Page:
Tuesday, December 31, 2013

above myself

Before a holiday even begins I am already compiling a list of things to do.  The list begins in my head and then gradually sneaks into my floral notebook, turning into a smattering of words in various colors of ink.  Soon that page is ripped from the notebook and copied carefully onto a new page.  As soon as I jolt awake and my eyes open on the day of the holiday I scramble for the notebook, flip to the current list and set out to cross off the items.  I feel as if I am taking the ropes that constrain my inner harmony, piece by piece, and lassoing my list, until it is firmly reigned in.  I then proceed to ferociously crumple it and toss it into the wastebasket.  I should probably admit that I do this on any day that I have off from the library and holidays are no exception. 

But yet holidays are an exception.  I still create the list and wake with the normal zest to tackle it.  But as the day creeps along the list is eventually abandoned. 

My family has always celebrated Christmas even though I was raised to believe in many Gods, the greatest being a healthy reverence for life.  I guess I view Jesus as just one of many sacred threads that comprise a hacky sack full of the abundant plastic beads of wonder.  Or something like this.  I change my views a little every day.

While we have always celebrated Christmas, my family hasn’t always put any particular God first on this day.  Christmas has always been about family.  And while I still firmly believe this I abandon it every year because of my to-do list.  Only at the very end of the day do I realize something is amiss.  Fortunately what I lose during the holiday is never far away and always ready when I get over my ding-dong foolishness. 

This year I woke up with my list, but before I could even get started on it Robert’s mom, Audrey called with an emergency.  Her roof was leaking.  We had just received about 3 inches of snow, and because it was warmish (a whopping 30 degrees) the snow was melting.  Audrey hadn’t cleaned her gutters in awhile and they had turned into solid blocks of ice and leaves.  It was decided that her gutters needed to be cleaned out immediately.  So Robert and I crawled onto the roof and got to work.  We hosed down the gutters with warm water and knocked the ice and leaves loose.  This took time, effort and humor.  Because we were up so high I could see most of our neighborhood.  There was something grand and singular about being on top of the world, watching loved ones arrive at the houses below – their excited yet careful walk to the back of the car as they threw open the doors and piled themselves high with glittering boxes.  One gentleman wearing a Santa hat opened the back door of his car and with a few bobbles of his Santa pompom, reached in and flung a sleepy toddler over his shoulder like she was nothing but a wisp of air dressed in jammys.  Another gentleman pulled a crock-pot and a tinfoil wrapped mystery from his trunk.  It was simply magical.  As Robert and I slid around on the icy roof and tried not to giggle ourselves to an early death it occurred to me that this year I wouldn’t have any regrets.  I had climbed above my to-do list, and more importantly, above myself.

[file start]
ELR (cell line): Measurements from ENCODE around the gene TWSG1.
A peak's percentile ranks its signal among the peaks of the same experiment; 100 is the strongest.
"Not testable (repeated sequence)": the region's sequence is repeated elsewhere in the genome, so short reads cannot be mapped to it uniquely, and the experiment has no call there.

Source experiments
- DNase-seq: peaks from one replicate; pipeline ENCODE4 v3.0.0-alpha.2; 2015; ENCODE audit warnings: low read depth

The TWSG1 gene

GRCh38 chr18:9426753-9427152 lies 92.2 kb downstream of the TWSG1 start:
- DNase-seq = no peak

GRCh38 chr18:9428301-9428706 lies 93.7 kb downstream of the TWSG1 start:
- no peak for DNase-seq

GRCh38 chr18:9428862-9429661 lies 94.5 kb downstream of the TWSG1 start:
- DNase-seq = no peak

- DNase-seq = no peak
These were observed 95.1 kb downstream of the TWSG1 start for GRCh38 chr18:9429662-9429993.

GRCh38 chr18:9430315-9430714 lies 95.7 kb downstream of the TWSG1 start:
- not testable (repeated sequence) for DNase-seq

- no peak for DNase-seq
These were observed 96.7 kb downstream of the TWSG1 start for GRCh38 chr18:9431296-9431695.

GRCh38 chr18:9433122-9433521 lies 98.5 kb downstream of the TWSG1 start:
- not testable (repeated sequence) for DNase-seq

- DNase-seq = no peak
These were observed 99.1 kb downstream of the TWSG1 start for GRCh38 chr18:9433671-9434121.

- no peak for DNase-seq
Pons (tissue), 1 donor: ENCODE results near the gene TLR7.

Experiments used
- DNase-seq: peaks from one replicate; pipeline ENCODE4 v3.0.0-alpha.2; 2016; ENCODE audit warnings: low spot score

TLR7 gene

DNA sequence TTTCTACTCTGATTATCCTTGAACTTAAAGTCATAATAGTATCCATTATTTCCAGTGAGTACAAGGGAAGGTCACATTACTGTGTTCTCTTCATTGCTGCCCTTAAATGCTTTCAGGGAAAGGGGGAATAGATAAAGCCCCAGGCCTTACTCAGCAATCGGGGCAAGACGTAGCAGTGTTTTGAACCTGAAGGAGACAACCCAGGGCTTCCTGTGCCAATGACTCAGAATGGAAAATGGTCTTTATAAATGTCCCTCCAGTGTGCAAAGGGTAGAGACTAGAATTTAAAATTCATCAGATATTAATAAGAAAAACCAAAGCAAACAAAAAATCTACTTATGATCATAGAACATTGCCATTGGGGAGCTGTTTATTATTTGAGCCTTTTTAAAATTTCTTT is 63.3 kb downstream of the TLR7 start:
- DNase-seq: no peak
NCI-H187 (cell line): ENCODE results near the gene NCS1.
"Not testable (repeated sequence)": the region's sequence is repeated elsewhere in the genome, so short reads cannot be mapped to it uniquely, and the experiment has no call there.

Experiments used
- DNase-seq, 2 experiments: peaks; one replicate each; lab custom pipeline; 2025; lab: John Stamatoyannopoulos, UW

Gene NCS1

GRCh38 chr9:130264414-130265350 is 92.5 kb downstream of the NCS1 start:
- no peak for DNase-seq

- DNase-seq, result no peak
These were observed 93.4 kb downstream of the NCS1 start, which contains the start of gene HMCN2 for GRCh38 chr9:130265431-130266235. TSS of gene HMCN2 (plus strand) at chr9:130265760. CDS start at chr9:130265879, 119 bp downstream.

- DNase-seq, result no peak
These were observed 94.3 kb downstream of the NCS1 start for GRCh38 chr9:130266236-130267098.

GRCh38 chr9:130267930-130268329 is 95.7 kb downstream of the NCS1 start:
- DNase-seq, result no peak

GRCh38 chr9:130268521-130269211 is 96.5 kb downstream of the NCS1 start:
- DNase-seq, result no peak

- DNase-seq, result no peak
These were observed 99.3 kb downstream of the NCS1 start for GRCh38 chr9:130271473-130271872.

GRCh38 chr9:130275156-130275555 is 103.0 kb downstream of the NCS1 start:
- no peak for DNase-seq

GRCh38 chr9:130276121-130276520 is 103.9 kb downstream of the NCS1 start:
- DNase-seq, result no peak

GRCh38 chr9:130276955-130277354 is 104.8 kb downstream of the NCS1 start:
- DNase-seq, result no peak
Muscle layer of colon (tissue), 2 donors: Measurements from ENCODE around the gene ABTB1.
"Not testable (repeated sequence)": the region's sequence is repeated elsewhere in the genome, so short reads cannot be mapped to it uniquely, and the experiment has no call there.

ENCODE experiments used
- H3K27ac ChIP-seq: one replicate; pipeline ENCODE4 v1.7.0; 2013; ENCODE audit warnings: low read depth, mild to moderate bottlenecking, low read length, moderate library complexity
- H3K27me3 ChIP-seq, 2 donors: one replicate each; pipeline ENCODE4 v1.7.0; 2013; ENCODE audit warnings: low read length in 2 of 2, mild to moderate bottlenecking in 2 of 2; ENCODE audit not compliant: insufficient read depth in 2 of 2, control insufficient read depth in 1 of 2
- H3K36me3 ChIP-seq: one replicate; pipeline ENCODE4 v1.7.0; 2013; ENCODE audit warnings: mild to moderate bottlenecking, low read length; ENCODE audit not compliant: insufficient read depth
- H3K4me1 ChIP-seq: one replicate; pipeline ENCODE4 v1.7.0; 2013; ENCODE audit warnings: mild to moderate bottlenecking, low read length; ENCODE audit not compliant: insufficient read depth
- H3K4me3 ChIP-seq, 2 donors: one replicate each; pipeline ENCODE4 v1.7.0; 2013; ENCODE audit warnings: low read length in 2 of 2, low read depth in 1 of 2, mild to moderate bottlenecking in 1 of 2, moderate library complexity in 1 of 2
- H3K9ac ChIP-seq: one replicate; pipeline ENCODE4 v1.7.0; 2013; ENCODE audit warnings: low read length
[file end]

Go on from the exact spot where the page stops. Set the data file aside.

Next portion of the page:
After the eerily peaceful gutter-cleaning excursion I was ready for a relaxing bath before spending the rest of the day playing cards with Robert and Audrey.  As I was slipping into the tub my mother facetimed me.  Robert threw me a shirt and my phone and left to secure some grub and tidy up before Audrey arrived.  Before I could tell my mom that I needed to get out of the tub she proceeded to pass around the phone to everyone at her Christmas party.  It was pointed out immediately that there were some underthings hanging behind me.  Of course there were because there is a rule that states that if you get facetimed in the tub it will be after you hang your brassieres up to dry.  No worries though, once everyone got to see me in the tub I was able to hang up, put some clothes on and call them back.  And what a delightful facetiming experience!  I watched them open packages and goof around, and for a moment I was there, completely consumed in their celebration.  As I said my goodbyes and shuffled back into Kansas in my fruity tooty socks and freshly- washed brassiere, I couldn’t help but hear the laughter trailing behind me, laughter that continued late into the evening. 

1 comment:

  1. Ahhhh You are so awesome. Maybe we need to meet... again in the bathroom.... only you will be fully clothed.